Apple to Shut Down Quattro Wireless Ad Network; Quattro Team Working to get iAd Platform Up to Speed

Waltham, MA-based Quattro Wireless, which was acquired by Apple in January, is shutting down its three-year-old mobile advertising network in order to focus exclusively on suppporting Apple’s new iAd platform for distributing rich-media ads to iPhone and iPod touch users.

Quattro announced the shutdown today on its website and in a memo to advertisers and developers. “We believe iAd is the best mobile ad network in the world, and starting next month we’re going to focus all of our resources on the iAd advertising platform,” the announcement said. “We are no longer accepting new campaigns for the Quattro Wireless Network, and we will soon begin winding down existing campaigns. As of September 30, we will support ads exclusively for the iAd Network.”

The shutdown, which is being widely reported in the technology media today, is by no means a surprise. The original specialty of the house at Quattro, which was founded by alumni of Boston-based mobile marketing company M-Qube, was helping big-name brands such as the Univision TV network create mobile-friendly versions of their websites. Eventually Quattro began brokering advertisements for these sites, and created an exchange where advertisers could bid for placement. Quattro’s sites and ads appeared on all mobile browsers, and it’s obvious why Apple would want to get out of the business of brokering ads that might appear on Android, BlackBerry, or Palm devices.

Apple’s iAd network, announced in April as one of the features of the 4.0 version of the iPhone operating system, is designed to allow application developers to insert interactive, HTML5-based ads into apps for the iPhone and iPod touch. Apple assembles the ads from content supplied by advertisers and collects 40 percent of the revenues, passing the other 60 percent to app developers. According to an August 16 article in the Wall Street Journal, some advertisers’ iAd campaigns have been delayed due to production difficulties and Apple’s tight control over ad-making. Since the July 1 launch of the iAd platform, only four of the 17 announced launch partners (Unilever, Citigroup, Walt Disney, and J.C. Penney) have seen their ads appear in mobile apps, according to the Journal article.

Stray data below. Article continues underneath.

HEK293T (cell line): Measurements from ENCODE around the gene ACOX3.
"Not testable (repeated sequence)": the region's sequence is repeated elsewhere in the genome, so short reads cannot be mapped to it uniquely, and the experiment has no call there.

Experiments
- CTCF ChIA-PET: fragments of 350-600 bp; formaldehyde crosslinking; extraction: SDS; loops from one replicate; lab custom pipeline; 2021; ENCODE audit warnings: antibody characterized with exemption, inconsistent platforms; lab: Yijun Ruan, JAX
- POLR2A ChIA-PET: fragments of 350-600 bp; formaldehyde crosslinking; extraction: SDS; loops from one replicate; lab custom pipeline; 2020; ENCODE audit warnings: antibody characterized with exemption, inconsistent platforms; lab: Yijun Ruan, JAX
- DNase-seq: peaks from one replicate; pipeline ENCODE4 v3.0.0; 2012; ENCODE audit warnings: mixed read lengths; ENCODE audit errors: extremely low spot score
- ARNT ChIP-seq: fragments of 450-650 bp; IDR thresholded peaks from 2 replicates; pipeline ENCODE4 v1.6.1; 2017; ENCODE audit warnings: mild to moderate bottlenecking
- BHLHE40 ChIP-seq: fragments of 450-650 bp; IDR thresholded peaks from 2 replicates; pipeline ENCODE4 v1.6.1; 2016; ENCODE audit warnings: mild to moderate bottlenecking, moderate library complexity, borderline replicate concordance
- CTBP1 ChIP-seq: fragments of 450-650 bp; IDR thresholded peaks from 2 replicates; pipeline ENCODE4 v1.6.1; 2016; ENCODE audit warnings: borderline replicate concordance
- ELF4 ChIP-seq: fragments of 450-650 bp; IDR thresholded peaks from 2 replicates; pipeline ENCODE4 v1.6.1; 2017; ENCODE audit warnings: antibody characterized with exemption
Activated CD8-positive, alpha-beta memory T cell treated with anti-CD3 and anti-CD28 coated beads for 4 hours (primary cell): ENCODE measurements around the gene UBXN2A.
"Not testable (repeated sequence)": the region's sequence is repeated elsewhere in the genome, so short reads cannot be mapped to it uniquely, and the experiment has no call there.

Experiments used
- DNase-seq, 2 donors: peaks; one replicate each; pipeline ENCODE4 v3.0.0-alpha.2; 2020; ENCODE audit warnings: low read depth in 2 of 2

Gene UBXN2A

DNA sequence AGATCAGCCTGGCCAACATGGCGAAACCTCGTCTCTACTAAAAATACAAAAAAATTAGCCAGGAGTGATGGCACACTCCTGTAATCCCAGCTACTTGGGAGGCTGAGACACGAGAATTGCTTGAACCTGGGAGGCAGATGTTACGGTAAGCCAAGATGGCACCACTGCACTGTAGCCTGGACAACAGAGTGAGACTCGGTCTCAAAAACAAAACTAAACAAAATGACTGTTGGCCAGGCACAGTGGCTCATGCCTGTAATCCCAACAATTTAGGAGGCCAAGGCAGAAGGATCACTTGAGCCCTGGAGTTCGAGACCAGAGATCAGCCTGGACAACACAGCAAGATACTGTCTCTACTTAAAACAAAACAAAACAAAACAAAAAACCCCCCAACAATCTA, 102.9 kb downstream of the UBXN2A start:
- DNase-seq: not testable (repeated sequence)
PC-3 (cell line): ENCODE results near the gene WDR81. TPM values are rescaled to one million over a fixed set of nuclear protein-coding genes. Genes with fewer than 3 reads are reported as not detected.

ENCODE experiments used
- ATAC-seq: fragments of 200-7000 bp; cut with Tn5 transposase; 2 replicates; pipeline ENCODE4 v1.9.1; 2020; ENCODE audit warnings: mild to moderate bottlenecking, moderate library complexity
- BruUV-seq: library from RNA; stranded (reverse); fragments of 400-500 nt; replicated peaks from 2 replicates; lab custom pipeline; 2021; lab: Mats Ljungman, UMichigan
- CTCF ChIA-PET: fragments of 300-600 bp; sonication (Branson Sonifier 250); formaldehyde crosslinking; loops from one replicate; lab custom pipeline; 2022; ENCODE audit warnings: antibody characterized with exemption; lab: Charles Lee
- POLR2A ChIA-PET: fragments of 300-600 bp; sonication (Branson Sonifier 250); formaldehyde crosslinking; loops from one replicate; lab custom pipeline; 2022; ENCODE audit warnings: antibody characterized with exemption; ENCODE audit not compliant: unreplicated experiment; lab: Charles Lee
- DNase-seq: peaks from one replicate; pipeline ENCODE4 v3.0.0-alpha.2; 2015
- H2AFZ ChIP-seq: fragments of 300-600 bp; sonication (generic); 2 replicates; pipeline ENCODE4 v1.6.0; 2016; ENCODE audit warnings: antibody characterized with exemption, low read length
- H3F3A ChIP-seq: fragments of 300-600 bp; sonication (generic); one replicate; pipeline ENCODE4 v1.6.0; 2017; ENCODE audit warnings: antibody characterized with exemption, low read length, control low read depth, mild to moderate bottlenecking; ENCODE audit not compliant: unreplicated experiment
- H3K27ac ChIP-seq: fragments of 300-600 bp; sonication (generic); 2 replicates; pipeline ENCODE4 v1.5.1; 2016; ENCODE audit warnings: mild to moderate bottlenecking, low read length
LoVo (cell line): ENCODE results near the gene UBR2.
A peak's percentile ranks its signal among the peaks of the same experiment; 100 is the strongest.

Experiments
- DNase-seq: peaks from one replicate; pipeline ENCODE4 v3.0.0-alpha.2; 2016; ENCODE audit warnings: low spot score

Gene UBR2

iAd advertisements are designed to get iPhone and iPod touch users to spend far more time engaging with the ads than they do with typical banner ads on mobile websites. “iAds are captivating viewers with high-quality video and rich media experiences, engaging customers like never before and already delivering dramatic results,” said Andy Miller, the former Quattro CEO who’s now vice president of Apple’s iAd division, in today’s memo to advertisers. “Advertisers are seeing a huge spike in the amount of time customers spend watching and interacting with ads, making them more comparable to television advertising than traditional online ads, and developers are thrilled with this new source of revenue.” Despite the former Quattro team’s expertise in mobile Web development and its experience working with premium brands, it wouldn’t be surprising if the iAd staffers were still busy getting the kinks out of the system, given the ambitious, multimedia nature of the ads and Apple’s penchant for creative control.

Before being scooped up by Apple—a move that many observers saw as the Cupertino, CA-based giant’s answer to Google’s acquisition of mobile advertising network AdMob—Quattro had raised about $28 million in venture backing from Highland Capital Partners of Lexington, MA, and Globespan Capital Partners of Boston. Quattro’s purchase price wasn’t disclosed, but in a January story, Kara Swisher of the Wall Street Journal‘s AllThingsD blog said her sources pegged the deal at $275 million.

Wade Roush is a freelance science and technology journalist and the producer and host of the podcast Soonish. Follow @soonishpodcast

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